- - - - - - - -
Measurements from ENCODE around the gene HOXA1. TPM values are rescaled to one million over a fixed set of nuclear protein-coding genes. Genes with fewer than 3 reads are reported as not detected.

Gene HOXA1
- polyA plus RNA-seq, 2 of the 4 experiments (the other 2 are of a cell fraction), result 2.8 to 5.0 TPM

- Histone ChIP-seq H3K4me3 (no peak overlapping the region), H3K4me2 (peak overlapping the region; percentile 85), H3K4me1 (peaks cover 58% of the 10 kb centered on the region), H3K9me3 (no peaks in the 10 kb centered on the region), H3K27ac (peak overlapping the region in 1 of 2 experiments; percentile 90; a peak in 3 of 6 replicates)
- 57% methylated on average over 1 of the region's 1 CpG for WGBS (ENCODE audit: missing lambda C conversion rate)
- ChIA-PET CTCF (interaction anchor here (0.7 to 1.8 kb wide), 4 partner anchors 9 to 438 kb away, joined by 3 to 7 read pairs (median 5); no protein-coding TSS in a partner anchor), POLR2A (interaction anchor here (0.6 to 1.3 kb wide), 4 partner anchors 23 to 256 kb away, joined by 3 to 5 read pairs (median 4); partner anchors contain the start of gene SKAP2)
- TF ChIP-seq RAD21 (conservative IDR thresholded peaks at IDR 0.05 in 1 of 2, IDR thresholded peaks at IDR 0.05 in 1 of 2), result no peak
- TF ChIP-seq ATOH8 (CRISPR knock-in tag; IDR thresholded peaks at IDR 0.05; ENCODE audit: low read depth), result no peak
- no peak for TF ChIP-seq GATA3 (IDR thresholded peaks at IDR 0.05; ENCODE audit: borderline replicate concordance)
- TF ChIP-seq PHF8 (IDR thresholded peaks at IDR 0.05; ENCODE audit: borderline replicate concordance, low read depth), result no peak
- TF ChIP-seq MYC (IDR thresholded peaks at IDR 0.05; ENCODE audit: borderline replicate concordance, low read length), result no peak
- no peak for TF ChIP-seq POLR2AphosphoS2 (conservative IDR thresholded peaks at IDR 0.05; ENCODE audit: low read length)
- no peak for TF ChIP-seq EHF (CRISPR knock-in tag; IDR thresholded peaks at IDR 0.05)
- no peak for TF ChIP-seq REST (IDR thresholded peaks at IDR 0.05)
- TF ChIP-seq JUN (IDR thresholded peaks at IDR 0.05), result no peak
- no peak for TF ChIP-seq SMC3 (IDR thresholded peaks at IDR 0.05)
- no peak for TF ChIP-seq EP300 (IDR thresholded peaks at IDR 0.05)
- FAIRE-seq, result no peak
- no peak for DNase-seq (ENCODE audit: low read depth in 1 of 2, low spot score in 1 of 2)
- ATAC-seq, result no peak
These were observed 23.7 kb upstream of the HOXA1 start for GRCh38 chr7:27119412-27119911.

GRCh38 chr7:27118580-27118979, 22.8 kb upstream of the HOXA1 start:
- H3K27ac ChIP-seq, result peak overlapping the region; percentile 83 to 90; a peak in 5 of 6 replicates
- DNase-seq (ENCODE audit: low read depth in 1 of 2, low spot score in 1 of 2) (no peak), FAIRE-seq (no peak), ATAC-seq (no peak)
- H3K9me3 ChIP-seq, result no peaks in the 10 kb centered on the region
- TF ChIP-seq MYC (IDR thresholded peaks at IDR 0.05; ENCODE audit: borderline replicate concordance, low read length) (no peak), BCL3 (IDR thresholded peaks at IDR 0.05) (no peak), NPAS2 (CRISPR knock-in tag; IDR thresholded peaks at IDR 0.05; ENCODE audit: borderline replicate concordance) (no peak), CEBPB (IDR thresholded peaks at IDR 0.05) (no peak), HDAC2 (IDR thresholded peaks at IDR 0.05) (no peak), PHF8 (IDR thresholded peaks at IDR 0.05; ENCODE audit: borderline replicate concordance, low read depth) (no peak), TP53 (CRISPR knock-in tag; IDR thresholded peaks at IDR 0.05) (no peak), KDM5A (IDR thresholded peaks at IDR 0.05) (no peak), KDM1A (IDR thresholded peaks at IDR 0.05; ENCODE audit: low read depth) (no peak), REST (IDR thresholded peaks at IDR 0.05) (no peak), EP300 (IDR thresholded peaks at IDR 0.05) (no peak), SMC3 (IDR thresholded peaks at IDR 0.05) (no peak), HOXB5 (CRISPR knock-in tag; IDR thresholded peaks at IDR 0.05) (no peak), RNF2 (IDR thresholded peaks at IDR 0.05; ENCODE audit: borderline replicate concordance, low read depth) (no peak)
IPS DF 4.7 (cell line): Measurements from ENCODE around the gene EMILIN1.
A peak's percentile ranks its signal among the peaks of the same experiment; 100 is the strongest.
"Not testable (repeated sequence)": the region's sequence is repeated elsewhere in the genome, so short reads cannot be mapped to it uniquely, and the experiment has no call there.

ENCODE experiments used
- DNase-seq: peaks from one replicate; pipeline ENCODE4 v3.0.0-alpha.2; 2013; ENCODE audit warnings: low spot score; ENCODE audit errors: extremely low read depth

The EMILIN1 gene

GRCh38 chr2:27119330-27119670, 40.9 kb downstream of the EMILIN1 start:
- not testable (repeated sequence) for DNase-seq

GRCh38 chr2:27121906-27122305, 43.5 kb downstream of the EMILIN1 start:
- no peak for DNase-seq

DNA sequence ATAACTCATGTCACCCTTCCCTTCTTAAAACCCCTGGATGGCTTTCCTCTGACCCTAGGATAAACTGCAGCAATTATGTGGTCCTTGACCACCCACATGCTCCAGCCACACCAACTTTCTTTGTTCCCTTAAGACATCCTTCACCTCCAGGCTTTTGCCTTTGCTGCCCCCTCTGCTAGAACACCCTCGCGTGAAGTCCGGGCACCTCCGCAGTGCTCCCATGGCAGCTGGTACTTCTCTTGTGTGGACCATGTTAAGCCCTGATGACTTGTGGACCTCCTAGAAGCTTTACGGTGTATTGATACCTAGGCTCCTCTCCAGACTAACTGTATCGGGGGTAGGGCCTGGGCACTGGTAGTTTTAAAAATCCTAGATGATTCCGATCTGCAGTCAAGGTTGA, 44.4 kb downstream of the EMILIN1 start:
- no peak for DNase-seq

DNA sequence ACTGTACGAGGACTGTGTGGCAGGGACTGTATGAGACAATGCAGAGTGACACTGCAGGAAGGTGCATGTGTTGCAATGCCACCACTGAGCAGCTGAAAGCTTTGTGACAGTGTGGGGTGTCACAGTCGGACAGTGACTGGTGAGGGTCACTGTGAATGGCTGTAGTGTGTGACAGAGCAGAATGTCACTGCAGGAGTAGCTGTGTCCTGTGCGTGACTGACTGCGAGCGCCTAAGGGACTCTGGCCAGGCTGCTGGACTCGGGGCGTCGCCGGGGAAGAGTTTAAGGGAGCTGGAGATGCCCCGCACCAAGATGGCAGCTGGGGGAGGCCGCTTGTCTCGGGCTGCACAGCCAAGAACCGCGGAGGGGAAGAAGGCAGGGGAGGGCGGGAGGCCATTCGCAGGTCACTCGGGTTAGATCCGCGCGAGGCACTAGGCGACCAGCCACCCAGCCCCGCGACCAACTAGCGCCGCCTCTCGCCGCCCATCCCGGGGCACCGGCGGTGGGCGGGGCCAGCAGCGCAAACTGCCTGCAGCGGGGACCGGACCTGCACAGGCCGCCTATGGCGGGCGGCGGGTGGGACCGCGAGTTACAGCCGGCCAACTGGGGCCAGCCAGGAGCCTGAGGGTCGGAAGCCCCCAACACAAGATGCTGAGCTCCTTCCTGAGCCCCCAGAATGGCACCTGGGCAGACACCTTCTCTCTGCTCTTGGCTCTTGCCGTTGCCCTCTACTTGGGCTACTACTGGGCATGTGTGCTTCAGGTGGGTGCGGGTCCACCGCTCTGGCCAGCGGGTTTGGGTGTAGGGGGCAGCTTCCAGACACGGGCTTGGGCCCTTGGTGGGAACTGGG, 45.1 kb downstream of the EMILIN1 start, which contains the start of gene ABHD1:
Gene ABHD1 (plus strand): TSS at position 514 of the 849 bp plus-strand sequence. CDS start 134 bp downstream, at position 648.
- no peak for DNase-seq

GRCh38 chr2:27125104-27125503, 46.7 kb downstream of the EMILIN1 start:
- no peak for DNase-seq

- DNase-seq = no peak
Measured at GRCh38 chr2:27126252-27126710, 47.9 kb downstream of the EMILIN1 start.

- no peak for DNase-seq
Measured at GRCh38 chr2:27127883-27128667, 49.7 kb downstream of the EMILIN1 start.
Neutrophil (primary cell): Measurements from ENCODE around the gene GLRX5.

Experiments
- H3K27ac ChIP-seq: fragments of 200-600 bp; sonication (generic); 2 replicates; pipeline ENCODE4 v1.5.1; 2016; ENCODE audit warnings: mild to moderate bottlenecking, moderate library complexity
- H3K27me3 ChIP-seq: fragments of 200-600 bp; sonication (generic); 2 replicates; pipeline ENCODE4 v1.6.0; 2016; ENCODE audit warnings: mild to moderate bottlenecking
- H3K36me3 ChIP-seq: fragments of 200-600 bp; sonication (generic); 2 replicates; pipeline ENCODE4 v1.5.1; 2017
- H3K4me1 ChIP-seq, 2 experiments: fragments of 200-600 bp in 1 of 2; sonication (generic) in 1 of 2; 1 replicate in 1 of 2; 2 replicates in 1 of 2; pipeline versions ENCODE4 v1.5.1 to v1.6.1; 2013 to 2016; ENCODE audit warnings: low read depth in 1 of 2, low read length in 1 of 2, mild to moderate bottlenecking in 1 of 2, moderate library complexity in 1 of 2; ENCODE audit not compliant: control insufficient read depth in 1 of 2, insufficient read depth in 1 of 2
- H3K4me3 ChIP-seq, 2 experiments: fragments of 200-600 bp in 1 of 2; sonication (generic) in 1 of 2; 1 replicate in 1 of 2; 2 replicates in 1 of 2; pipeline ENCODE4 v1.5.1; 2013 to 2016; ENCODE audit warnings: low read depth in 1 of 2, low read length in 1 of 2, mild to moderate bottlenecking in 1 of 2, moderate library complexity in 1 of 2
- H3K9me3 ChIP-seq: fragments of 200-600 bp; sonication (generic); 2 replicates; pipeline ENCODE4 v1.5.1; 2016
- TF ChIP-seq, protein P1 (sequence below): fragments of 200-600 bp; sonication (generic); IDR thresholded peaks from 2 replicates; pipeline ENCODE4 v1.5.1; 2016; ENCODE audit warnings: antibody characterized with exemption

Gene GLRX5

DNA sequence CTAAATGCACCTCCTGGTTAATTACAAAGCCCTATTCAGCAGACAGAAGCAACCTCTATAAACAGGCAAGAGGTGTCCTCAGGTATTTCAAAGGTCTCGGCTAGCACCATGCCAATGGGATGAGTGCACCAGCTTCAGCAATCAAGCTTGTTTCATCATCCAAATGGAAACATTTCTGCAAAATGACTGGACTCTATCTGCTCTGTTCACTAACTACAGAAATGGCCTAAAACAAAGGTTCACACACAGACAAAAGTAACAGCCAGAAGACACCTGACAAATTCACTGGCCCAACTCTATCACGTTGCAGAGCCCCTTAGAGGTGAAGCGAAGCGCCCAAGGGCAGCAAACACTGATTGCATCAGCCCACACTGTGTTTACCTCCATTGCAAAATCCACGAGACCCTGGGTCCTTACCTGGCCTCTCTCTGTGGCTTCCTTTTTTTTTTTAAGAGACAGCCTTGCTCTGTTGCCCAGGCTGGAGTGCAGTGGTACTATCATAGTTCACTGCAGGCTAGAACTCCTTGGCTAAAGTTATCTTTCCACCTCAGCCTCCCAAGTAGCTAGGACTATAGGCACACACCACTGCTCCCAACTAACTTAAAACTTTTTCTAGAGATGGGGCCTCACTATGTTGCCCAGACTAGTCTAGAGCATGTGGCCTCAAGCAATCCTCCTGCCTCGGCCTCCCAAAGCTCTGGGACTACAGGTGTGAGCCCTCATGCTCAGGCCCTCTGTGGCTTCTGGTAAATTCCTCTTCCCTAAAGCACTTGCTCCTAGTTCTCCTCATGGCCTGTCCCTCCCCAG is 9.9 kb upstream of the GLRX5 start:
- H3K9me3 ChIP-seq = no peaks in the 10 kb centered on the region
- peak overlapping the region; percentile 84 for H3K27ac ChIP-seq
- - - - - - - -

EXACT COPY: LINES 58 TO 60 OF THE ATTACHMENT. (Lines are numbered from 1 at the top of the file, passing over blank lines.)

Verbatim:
DNA sequence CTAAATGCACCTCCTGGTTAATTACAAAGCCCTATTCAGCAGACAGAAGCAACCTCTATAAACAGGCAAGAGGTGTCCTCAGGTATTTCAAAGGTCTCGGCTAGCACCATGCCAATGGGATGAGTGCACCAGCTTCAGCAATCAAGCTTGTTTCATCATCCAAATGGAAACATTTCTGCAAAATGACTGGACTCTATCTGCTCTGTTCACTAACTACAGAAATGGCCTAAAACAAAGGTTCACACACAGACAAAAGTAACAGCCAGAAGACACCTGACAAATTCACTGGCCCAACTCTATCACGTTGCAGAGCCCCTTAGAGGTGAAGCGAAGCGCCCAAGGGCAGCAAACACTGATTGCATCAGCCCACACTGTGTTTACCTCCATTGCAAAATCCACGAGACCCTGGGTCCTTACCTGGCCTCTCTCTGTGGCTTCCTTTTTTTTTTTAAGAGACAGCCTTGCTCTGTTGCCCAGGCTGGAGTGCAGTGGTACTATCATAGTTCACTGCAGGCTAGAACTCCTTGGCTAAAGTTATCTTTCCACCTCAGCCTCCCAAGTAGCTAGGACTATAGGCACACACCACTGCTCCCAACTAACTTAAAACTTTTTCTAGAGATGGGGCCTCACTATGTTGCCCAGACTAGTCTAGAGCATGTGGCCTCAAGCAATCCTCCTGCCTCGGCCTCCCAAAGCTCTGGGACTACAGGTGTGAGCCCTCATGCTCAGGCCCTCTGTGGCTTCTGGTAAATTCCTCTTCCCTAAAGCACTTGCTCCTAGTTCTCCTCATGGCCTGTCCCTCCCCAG is 9.9 kb upstream of the GLRX5 start:
- H3K9me3 ChIP-seq = no peaks in the 10 kb centered on the region
- peak overlapping the region; percentile 84 for H3K27ac ChIP-seq